Review: Something, Maybe

by Elizabeth Scott
March 2009 | Simon Pulse

Summary from Goodreads: Everyone thinks their parents are embarrassing, but Hannah knows she's got them all beat. Her dad made a fortune showing pretty girls--and his "party" lifestyle--all over the Internet, and her mom, who was once one of her dad's girlfriends, is now the star of her own website. After getting the wrong kind of attention for far too long, Hannah has learned how to stay out of sight...and that's how she likes it. 

Of course, being unknown isn't helping her get noticed by gorgeous, confident Josh, who Hannah knows is her soul mate. Between trying to figure out a way to get him to notice her, dealing with her parents, and wondering why she can't stop thinking about another guy, Finn, Hannah feels like she's going crazy. She's determined to make things work out the way she wants....only what she wants may not be what she needs.

Review: Imagine you had Hugh Heffner and an ex-Playboy bunny for parents. Hannah knows all to well how horrible it is as she's had to deal with these two immature people for years which has forced her into a very shy existence.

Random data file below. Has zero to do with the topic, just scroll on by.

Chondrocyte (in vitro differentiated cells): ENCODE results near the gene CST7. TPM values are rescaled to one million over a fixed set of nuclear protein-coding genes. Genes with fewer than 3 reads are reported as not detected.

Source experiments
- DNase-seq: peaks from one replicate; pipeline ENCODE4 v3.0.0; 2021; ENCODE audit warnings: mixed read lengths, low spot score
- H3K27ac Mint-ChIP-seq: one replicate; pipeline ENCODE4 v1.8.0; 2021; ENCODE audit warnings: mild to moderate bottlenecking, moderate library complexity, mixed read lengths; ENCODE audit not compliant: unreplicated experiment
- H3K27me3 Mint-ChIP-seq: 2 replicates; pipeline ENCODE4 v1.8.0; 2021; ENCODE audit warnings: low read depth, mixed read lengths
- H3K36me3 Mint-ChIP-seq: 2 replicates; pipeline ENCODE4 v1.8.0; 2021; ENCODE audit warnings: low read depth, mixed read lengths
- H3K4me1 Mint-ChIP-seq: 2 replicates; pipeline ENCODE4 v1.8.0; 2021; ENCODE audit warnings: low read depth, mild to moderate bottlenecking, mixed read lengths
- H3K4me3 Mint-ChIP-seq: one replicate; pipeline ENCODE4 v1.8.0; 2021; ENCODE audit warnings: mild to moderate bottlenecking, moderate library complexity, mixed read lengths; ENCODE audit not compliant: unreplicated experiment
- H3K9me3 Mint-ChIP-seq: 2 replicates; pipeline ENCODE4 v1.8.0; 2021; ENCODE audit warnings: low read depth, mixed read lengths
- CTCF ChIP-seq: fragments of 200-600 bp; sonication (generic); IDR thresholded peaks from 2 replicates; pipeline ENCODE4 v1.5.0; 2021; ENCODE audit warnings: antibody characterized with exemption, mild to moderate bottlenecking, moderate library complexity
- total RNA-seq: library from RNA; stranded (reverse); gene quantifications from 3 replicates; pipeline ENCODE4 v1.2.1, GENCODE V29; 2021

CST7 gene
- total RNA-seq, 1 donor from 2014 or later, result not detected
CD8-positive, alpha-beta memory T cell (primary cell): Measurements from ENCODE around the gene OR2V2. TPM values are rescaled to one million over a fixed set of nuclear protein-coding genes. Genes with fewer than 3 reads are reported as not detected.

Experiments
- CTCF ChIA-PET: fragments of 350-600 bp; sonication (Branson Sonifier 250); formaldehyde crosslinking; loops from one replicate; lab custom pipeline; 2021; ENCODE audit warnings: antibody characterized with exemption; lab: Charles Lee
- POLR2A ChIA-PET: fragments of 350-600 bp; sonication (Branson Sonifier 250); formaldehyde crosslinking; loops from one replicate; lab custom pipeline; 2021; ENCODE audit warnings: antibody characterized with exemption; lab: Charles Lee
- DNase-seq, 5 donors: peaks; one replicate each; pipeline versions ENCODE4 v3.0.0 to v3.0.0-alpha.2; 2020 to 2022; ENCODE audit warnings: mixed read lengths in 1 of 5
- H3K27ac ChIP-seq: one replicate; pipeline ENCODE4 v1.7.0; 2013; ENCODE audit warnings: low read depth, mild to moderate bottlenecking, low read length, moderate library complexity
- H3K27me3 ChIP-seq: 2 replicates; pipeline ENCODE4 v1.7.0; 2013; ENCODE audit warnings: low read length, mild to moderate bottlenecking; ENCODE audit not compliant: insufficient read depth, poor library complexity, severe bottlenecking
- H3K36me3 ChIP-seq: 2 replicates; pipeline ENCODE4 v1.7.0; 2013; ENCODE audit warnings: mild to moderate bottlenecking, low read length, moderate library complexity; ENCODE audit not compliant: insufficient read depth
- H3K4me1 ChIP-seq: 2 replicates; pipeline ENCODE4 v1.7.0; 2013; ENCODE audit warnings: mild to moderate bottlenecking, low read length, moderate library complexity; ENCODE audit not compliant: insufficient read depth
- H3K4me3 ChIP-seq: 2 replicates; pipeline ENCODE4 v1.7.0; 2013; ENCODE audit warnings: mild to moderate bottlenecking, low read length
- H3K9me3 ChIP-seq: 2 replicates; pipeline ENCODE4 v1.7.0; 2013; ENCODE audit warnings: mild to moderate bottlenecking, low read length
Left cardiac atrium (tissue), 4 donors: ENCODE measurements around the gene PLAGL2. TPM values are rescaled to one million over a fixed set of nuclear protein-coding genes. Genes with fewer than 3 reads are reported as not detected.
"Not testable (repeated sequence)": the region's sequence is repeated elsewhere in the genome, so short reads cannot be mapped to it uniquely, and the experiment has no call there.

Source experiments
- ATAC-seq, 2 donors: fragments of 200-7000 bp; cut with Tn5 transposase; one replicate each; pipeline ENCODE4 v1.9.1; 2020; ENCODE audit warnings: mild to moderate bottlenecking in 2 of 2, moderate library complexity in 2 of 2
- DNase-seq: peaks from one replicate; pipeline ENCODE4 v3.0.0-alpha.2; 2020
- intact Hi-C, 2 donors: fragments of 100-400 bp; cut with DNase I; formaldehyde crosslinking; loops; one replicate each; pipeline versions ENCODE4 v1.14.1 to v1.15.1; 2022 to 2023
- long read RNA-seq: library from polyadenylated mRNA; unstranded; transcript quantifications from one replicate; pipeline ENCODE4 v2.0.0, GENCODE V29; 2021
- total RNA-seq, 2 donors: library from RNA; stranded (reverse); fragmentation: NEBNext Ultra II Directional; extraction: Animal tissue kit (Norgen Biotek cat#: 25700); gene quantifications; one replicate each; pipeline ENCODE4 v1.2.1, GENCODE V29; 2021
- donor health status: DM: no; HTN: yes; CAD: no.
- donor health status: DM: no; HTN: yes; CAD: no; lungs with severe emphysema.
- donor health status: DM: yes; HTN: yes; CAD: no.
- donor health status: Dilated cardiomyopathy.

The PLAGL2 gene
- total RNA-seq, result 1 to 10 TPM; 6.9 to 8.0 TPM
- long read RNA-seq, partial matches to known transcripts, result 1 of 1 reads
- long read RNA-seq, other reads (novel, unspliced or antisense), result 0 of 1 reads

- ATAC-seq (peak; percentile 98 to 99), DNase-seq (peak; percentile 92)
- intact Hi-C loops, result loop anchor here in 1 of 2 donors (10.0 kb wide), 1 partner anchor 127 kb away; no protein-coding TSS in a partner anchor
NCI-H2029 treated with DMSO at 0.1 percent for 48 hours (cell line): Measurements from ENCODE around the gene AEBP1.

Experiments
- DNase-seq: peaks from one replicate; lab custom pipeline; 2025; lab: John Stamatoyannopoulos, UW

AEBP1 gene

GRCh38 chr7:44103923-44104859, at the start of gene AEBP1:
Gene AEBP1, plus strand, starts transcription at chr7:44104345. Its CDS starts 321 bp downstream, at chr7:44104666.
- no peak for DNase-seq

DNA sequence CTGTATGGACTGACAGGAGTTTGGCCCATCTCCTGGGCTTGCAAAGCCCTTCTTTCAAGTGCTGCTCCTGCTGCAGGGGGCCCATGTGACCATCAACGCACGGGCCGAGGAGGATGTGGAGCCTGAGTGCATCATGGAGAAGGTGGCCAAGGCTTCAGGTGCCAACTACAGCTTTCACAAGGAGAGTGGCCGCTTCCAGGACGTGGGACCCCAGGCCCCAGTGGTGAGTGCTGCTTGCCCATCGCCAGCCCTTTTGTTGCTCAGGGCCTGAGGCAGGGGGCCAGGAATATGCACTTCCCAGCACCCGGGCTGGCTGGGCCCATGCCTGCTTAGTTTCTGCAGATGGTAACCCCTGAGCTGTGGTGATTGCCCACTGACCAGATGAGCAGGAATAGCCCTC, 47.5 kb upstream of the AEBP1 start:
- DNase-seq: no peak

She avoids almost any sort of social contact except at work where she swoons over the song-writing political activist, Josh and chats with Finn, the goofy boy next door type. She also has a loyal friend in Teagan, a college fashion drop-out who has come back to town to help care for her sick parents.

Even though the story is very basic and there isn't too much going on, I really loved reading about Hannah's life because it felt so real. Her shyness was something I could relate to and it actually made me think about situations in my own life I could've faced differently, so there is a few lessons to be learned along the way.

I was entirely empathetic for Hannah's life, her father calls her into town after five years simply to boost the ratings of his reality show and her mother spends her days in hardly any clothing filming for her website, both are people who are slightly selfish but her mum tends to prove herself near the end with her good parenting skills.

Elizabeth Scott is renowned for being the best writer in YA and it shows here with an addictive and unique look at a teenage girls life which will make you yearn for her to pick the right boy after many attempts at buying coffee for the wrong one.

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